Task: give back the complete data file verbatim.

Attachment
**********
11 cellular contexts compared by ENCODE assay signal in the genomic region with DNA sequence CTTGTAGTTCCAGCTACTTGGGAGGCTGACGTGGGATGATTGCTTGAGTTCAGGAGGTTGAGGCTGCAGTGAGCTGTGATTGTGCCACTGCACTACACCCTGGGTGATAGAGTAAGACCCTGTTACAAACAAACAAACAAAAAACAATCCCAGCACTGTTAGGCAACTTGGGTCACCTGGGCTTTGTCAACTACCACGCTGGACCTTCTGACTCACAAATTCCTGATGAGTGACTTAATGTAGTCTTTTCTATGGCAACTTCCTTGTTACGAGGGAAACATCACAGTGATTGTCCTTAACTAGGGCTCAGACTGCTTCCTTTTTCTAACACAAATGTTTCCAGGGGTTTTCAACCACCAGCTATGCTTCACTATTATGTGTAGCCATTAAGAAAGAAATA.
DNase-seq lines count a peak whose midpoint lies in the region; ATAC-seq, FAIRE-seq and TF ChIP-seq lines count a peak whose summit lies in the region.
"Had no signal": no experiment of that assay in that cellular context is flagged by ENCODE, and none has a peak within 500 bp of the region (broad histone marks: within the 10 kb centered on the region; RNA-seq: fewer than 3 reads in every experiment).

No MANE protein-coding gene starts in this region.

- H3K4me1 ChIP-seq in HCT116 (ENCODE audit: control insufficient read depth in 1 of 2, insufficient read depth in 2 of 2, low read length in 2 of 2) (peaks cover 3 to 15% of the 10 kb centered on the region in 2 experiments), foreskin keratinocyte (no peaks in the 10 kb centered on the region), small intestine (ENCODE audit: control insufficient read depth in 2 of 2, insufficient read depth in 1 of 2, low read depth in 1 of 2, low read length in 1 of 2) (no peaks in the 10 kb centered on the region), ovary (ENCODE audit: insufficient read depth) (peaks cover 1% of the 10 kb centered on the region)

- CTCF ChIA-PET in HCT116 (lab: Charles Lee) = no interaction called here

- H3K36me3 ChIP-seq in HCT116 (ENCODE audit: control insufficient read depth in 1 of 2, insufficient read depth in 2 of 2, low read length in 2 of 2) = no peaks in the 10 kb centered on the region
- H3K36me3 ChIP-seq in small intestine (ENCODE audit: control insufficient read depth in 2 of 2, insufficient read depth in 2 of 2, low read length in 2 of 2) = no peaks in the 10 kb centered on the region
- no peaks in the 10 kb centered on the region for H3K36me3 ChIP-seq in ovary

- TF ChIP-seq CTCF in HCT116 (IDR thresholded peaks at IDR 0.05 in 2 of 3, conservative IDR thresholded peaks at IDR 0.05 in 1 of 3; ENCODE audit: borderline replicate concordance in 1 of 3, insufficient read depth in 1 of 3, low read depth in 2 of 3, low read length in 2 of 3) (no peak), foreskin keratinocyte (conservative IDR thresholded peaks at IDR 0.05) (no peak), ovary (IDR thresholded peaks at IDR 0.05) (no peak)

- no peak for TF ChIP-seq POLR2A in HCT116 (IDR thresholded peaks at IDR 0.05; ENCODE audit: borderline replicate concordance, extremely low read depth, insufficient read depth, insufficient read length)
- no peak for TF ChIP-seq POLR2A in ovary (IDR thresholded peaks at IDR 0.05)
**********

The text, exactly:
11 cellular contexts compared by ENCODE assay signal in the genomic region with DNA sequence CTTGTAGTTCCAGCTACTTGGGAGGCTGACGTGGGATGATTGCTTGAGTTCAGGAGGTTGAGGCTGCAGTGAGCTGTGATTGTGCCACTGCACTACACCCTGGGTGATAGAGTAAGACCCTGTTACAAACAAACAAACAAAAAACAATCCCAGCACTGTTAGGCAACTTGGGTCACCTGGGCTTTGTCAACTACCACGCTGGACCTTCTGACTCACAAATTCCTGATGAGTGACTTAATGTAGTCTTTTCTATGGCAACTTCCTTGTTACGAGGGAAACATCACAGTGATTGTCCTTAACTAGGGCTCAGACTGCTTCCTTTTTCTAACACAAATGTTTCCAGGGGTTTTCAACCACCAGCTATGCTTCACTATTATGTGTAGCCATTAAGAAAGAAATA.
DNase-seq lines count a peak whose midpoint lies in the region; ATAC-seq, FAIRE-seq and TF ChIP-seq lines count a peak whose summit lies in the region.
"Had no signal": no experiment of that assay in that cellular context is flagged by ENCODE, and none has a peak within 500 bp of the region (broad histone marks: within the 10 kb centered on the region; RNA-seq: fewer than 3 reads in every experiment).

No MANE protein-coding gene starts in this region.

- H3K4me1 ChIP-seq in HCT116 (ENCODE audit: control insufficient read depth in 1 of 2, insufficient read depth in 2 of 2, low read length in 2 of 2) (peaks cover 3 to 15% of the 10 kb centered on the region in 2 experiments), foreskin keratinocyte (no peaks in the 10 kb centered on the region), small intestine (ENCODE audit: control insufficient read depth in 2 of 2, insufficient read depth in 1 of 2, low read depth in 1 of 2, low read length in 1 of 2) (no peaks in the 10 kb centered on the region), ovary (ENCODE audit: insufficient read depth) (peaks cover 1% of the 10 kb centered on the region)

- CTCF ChIA-PET in HCT116 (lab: Charles Lee) = no interaction called here

- H3K36me3 ChIP-seq in HCT116 (ENCODE audit: control insufficient read depth in 1 of 2, insufficient read depth in 2 of 2, low read length in 2 of 2) = no peaks in the 10 kb centered on the region
- H3K36me3 ChIP-seq in small intestine (ENCODE audit: control insufficient read depth in 2 of 2, insufficient read depth in 2 of 2, low read length in 2 of 2) = no peaks in the 10 kb centered on the region
- no peaks in the 10 kb centered on the region for H3K36me3 ChIP-seq in ovary

- TF ChIP-seq CTCF in HCT116 (IDR thresholded peaks at IDR 0.05 in 2 of 3, conservative IDR thresholded peaks at IDR 0.05 in 1 of 3; ENCODE audit: borderline replicate concordance in 1 of 3, insufficient read depth in 1 of 3, low read depth in 2 of 3, low read length in 2 of 3) (no peak), foreskin keratinocyte (conservative IDR thresholded peaks at IDR 0.05) (no peak), ovary (IDR thresholded peaks at IDR 0.05) (no peak)

- no peak for TF ChIP-seq POLR2A in HCT116 (IDR thresholded peaks at IDR 0.05; ENCODE audit: borderline replicate concordance, extremely low read depth, insufficient read depth, insufficient read length)
- no peak for TF ChIP-seq POLR2A in ovary (IDR thresholded peaks at IDR 0.05)